Some of us tried earlier and failed. Perhaps we lacked ability. Perhaps it was the wrong time. But you ' you can succeed. You have today mass media. Never have so many known how so few rule over them through crime and corruption. In the circumstances, how, then, might you proceed?

First, deal with the issue of effective affirmative action. Policies which ignore caste divisions are not difficult to make. A distinguished economics editor, Mr.  Swaminathan Aiyar, has explained how by spending a fraction of the Rs 110,000 crore government expenditure on education each year, quality schooling could spread to every tehsil in the country. There are other ideas too. What you must do is to get together with students who support quota reservation. Sit with them and formulate a policy. Remember, the police mercilessly thrashed anti-quota students in Mumbai. The police mercilessly thrashed pro-quota students in Patna. The politicians will try to divide you. Frustrate them with unity. The political class is your common enemy.

After you have united, your next task must be to prepare a simple agenda that addresses the common concerns of the major segments of society. That is not difficult. It is its sincere implementation that is beyond reach of our present dishonest politicians.

Once you have an agenda there are two major groups to approach, workers and farmers. Both are being cheated. Both are betrayed by politicians. Both are ready to explode. They need sincere support. The vast bulk of workers belong to the unorganized sector. Labor laws related to them are brazenly ignored. Labor leaders and politicians appear helpless.

The top executives of multinational corporations get salaries at international rates. Wages of workers are at an Indian rate. Why?

Some time back bureaucrats demanded upgrading of salaries to match foreign counterparts. The Left never criticized them. When the Dunkel Draft heralding globalization was framed it had a social clause introduced under pressure of American labor. That clause sought co-relationship between first world and third world labor wages. All politicians in India, including our Marxist comrades, opposed it. The Left rants against foreign investment in India. If labor wages had increased, foreign investment would not have entered so eagerly to exploit cheap labor. By opposing the social clause of the Dunkel Draft the Left exposed its empty posturing. It pays lip service to the cause of labor. Farmers are even worse off. Suicide among them is regular because they can't repay debt!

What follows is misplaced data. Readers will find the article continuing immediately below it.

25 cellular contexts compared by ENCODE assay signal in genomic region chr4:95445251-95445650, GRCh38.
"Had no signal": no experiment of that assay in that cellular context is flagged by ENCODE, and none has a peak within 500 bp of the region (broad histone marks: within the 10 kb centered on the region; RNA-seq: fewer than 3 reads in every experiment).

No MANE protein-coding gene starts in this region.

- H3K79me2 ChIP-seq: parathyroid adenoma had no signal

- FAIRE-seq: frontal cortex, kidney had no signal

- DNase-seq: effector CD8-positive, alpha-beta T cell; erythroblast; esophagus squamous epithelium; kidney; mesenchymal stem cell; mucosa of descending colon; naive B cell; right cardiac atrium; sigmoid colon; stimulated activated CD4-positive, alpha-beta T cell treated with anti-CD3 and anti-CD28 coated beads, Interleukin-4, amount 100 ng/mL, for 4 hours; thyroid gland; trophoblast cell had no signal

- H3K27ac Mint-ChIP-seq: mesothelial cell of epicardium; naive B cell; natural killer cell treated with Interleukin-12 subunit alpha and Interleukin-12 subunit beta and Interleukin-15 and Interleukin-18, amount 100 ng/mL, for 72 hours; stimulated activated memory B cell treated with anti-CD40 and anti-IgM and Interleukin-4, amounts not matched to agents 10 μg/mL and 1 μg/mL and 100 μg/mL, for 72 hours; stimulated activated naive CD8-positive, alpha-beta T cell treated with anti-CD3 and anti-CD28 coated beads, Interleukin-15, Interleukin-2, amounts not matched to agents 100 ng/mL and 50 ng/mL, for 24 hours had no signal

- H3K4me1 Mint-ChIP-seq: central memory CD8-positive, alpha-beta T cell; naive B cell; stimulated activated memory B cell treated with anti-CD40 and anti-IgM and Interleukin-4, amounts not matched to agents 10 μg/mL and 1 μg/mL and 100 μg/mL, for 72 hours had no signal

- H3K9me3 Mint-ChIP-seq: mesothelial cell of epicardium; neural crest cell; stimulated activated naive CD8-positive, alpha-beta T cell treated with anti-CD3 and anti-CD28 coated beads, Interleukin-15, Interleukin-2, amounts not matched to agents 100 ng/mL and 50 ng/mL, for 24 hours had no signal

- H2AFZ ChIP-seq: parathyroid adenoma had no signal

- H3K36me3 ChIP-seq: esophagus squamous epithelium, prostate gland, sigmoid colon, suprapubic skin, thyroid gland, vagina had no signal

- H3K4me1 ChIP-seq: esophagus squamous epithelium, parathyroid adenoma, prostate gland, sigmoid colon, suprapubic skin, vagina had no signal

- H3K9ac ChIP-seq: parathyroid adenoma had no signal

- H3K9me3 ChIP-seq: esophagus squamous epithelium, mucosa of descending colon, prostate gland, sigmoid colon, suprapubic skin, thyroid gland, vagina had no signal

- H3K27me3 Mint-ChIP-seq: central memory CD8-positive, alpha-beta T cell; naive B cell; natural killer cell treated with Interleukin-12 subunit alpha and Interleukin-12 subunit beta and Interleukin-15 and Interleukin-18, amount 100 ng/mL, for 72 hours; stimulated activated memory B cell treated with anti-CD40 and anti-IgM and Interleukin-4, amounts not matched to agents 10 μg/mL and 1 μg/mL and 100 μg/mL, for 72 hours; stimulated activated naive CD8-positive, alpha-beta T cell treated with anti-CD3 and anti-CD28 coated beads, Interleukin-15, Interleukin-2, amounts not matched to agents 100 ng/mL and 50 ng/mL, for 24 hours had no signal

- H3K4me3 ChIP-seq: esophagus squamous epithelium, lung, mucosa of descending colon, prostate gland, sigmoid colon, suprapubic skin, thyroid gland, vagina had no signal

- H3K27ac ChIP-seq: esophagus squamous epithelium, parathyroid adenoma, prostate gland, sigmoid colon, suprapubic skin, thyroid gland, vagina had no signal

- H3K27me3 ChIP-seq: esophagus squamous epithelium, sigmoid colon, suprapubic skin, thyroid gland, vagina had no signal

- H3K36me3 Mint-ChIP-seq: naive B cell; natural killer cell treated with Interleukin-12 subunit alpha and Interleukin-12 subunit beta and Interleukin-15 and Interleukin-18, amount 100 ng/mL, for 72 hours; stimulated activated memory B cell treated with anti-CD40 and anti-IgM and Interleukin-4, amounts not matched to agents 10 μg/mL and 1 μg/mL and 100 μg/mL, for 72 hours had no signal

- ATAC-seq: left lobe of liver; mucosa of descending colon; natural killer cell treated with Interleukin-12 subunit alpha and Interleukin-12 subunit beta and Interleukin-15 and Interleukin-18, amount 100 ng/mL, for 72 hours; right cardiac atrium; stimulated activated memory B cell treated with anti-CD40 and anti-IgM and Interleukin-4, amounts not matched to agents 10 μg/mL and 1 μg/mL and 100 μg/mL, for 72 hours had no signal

So these are three groups that count: students, workers and peasants. If you get together, the rest will follow. Farmers and workers will listen to you because only you among the elite will be honest with them. All politicians have betrayed them.
The road ahead would be difficult. But it is unavoidable. If India is to survive and thrive, its political culture must change. The time for change has come. History beckons you.

Will you answer its call?       

7-Jun-2006
More by :  Rajinder Puri